Patches are cute ...
Small things that can either enhance the beauty of an item or prolong its usefulness. People who love decorative patches visit vintage shops that sell them and then apply them to denim or leather jackets. And then there are people who need more utilitarian patches, because their job results in clothes with holes and they need to make sure that what they are wearing is useable and protective.
One enhances, one protects.
Computing patches are like clothing patches. Some are optional and enhance the functionality of a piece of software, while others are necessary to ensure the software functions properly and protects the user from attack. The basic definition of a patch is that it is an update a vendor issues that improves the software, either by removing a vulnerability or providing new or better features. You can download and apply these for free.
When a patch becomes available, you really need to know about it!
This is to ensure you keep your system and software programs up-to-date. You can go about this in a few different ways, which I describe below.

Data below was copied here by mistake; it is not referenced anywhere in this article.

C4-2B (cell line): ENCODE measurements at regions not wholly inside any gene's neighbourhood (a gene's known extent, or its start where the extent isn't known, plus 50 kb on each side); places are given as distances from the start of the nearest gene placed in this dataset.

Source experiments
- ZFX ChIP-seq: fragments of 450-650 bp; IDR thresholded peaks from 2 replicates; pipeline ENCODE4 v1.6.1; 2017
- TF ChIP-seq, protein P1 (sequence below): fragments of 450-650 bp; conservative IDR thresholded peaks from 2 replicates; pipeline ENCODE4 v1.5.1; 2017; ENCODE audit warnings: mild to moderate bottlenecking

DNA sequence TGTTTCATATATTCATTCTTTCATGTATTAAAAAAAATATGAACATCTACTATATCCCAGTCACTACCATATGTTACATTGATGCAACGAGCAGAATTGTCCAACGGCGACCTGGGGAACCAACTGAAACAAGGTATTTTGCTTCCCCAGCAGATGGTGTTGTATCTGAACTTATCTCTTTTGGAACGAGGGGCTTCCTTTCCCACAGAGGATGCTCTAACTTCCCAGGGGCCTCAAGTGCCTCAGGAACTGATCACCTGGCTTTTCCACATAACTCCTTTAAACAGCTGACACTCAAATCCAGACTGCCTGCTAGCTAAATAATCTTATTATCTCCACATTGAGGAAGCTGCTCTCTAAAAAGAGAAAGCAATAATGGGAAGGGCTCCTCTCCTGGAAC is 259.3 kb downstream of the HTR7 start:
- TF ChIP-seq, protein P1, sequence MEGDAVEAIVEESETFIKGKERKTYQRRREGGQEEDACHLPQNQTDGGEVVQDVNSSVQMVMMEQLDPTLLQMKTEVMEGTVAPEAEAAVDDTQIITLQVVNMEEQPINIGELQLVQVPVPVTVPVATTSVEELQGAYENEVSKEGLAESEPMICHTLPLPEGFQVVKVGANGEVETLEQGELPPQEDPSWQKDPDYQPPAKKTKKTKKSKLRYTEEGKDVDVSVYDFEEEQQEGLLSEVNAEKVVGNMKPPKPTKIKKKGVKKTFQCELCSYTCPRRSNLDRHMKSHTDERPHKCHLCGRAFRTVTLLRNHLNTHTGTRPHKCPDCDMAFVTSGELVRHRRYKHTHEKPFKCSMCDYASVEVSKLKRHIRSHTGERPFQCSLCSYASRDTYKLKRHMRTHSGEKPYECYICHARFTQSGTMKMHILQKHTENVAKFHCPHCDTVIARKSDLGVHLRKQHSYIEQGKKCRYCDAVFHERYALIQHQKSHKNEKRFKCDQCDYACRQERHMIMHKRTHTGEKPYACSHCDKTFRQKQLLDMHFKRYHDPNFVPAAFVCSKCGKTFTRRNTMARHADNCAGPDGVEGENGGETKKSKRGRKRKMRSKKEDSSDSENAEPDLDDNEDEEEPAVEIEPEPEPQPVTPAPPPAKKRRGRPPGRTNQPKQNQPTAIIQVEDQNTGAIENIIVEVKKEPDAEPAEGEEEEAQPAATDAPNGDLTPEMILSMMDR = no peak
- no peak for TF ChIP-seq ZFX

You can set up your operating system to install patches automatically, which is what many users see when they try to shut down their computer and it says it has 27 updates to install.
Keep in mind that this method involves a small amount of risk because, unlike a large organization, the average home user does not have a test environment to make sure a patch won't crash their system. And even in well-known organizations, such as the International Space Station, things still don't always go as planned.
You can add yourself to a mailing list that will inform you of the latest patches available. Vendors usually have one, such as the Security Notifications by Microsoft. Security Focus is a really good mailing list you can sign up for as well.
Or, you can just call us and we will take care of all of your security needs, which includes making sure your systems are protected and have all of the latest patches installed.